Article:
Happy New ... C# 9 Features!

As one of my languages du jour, I've always had a fondness for C#. It was one of the first high-level languages that I learned in college and it's been part of my daily professional life for the better part of ten years. One of the things that's always been enjoyable about the language is the concept of constant innovation.
 
Features are constantly being adapted from other languages (looking at you F#, Kotlin, Typescript, and more) to help add features that would be greatly desired, extend existing functionality, or just apply an ample sprinkling of syntax sugar. So I thought with the new year just beginning, let's take a look at some of the proposed features that are slated to find their way into the flagship Microsoft language in the near future!
 
It's worth noting that this is by no means a complete list and everything in this list, as with all things in active development, is subject to change / never happen.
 
So, let's get into it!
 

Your Results May Covary

Have you ever been writing a class and found yourself just inventing new methods so that you can return some type from a base class since C# has always restricted you to only return the explicit class itself? This proposal outlines what would be support for covariant return types, which would allow you to override an existing method using a more specific implementation than the original method.
  1. class Animal    
  2. {  
  3.     virtual Animal GenerateFromEnvironment(EnvironmentConfiguration config);  
  4. }  
 
Now previously, if you wanted to extend your Animal class to support something like a Dinosaur, you'd have to either write some hacky bridge method or throw some logic in there to specifically check for the existence of a Dinosaur. Covariant returns will allow you to still override the same base class / methods, but return the more specific implementations you are looking for your class:
  1. class Dinosaur : Animal    
  2. {  
  3.     // Notice the more specific return type overriding the virtual method  
  4.     override Dinosaur GenerateFromEnvironment(EnvironmentConfiguration config);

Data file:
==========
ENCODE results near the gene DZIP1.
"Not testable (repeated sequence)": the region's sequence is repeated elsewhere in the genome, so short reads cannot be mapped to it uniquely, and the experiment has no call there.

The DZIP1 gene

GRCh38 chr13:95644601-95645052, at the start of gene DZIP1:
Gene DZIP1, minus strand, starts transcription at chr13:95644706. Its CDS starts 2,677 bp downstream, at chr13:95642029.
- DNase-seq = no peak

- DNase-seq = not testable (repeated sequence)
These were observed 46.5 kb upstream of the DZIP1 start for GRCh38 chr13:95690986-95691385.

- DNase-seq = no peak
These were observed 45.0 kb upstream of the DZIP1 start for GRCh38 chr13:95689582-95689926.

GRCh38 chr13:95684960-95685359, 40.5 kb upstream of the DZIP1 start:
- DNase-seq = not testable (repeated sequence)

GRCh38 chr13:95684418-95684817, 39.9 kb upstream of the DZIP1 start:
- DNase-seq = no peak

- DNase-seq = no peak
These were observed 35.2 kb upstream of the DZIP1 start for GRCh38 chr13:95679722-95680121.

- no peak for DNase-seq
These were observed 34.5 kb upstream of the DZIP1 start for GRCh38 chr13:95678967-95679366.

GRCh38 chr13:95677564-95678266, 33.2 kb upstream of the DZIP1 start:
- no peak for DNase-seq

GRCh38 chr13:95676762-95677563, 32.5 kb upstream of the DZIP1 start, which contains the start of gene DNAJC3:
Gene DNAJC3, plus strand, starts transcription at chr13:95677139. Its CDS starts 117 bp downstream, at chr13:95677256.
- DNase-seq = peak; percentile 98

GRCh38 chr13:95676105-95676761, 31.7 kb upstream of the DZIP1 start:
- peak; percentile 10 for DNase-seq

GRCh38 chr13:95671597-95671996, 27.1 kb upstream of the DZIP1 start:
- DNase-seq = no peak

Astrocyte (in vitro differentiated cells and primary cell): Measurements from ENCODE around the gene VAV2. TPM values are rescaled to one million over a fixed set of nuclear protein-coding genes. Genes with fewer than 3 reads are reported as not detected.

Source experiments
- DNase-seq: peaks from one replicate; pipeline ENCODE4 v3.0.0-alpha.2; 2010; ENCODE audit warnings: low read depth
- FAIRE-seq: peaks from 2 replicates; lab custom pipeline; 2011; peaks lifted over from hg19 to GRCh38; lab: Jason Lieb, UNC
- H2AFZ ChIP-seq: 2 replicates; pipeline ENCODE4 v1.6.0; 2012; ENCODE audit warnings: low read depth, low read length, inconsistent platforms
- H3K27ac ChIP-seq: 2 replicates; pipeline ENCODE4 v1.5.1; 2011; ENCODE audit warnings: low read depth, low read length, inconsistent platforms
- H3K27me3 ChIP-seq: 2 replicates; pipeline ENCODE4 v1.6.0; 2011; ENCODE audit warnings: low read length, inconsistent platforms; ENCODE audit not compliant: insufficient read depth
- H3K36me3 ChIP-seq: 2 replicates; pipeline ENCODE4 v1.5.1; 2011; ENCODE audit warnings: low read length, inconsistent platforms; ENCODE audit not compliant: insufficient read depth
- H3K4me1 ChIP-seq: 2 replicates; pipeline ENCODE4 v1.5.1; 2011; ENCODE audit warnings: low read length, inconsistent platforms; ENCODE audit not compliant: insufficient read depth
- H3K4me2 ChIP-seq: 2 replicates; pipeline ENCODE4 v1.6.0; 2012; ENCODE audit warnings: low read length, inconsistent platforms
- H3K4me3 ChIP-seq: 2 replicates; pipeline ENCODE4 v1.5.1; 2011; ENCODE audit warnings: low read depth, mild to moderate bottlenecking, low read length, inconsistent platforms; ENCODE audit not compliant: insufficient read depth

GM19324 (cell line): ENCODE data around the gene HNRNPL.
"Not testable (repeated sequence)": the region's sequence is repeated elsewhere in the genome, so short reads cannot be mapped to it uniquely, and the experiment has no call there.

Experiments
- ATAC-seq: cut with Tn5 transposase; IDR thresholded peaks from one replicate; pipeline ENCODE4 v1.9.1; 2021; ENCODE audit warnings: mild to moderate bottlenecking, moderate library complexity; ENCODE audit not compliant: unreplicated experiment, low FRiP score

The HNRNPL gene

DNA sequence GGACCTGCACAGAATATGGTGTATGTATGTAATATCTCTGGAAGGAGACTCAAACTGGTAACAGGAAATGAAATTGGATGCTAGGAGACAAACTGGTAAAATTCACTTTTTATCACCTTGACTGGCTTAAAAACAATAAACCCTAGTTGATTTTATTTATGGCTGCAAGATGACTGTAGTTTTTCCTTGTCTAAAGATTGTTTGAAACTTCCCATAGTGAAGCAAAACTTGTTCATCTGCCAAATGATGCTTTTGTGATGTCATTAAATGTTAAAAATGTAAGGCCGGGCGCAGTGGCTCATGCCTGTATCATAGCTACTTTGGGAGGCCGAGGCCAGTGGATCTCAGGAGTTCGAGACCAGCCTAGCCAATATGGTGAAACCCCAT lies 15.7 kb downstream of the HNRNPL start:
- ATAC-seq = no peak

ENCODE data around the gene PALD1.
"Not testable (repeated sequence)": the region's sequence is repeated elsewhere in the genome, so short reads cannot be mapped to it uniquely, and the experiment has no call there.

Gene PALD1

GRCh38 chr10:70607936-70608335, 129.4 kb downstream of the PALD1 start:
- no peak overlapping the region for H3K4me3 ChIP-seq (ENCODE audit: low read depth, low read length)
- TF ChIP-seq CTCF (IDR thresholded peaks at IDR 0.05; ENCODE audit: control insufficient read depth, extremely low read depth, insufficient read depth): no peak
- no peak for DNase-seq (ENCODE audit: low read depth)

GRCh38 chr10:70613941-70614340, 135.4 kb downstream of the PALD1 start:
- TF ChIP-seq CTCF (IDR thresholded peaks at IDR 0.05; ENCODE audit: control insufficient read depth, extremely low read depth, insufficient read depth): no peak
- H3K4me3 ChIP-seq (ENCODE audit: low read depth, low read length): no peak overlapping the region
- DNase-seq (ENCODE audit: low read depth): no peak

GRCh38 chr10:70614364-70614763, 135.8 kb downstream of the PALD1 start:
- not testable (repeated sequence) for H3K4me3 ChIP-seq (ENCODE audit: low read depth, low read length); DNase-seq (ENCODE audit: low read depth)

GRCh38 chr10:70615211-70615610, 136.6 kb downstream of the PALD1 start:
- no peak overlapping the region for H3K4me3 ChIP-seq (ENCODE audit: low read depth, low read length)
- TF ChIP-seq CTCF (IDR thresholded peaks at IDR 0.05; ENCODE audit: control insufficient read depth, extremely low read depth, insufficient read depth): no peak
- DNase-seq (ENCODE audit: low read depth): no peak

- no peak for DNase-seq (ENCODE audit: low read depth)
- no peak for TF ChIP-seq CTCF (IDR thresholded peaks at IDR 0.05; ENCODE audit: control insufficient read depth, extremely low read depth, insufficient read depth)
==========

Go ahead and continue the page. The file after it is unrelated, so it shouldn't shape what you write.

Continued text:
5. }  
Support for this feature does not require the targeted class to implement the IDisposible interface, but instead just contain a Dispose() method.
 

A "New" New

Often the var keyword can be great if you don't want to go to the effort of explicitly defining a type for a variable. You already know what it's going to, so it's convenient to just keep things short. This proposal follows that same rough premise by introducing a new usage for the word 'new', specifically type targeted new expressions, which allows you to completely forego the type specification for constructors when the type is already know.
 
Let's say you had some complex collection like the following that you wanted to initialize upon declaration:
  1. Dictionary<string, List<string>> words = new Dictionary<string, List<string>>() {    
  2.     { "foo"new List<string>(){ "foo""bar""buzz" } }  
  3. };  
This proposal simplifies the use of new expressions since it already knows the types, so instead of using new Dictionary<string, List<string>>(), you can just use new()
  1. Dictionary<string, List<int>> words = new() {    
  2.     { "foo"new() { "foo""bar""buzz" } }  
  3. };  

Null Checks Kotlinified No More

 
No one really likes writing countless null checks. Lines upon lines of if statements with nested exceptions being thrown, it's gross. In a vein similar to the previous feature, this proposal aims to eliminate the need for explicit null checking by allowing an operator ! to be added to a parameter to indicate to the compiler that a given value will not be null.
 
It would transform a snippet like the following,
  1. // Before  
  2. int CountWords(string sentence)    
  3. {  
  4.     if (sentence is null)   
  5.     {  
  6.         throw new ArgumentNullException(nameof(sentence));  
  7.     }  
  8.   
  9.     // Omitted for brevity  
  10. }  
Into a much terser, uncluttered form,
  1. // Notice the trailing '!' after the parameter name, which indicates  
  2. // it will not be null  
  3. int CountWords(string sentence!)    
  4. {  
  5.     // Omitted for brevity  
  6. }  

Let the Constructor Do the Work

 
Another proposal that has been or in some phase of discussion since C# 6 has been the idea of primary constructors, a feature that's been found in languages like Typescript, Kotlin, and other languages. The basic idea behind primary constructors is that they would simplify writing class constructors and boilerplate code in general by implicitly creating private fields from the arguments passed in by the constructor itself.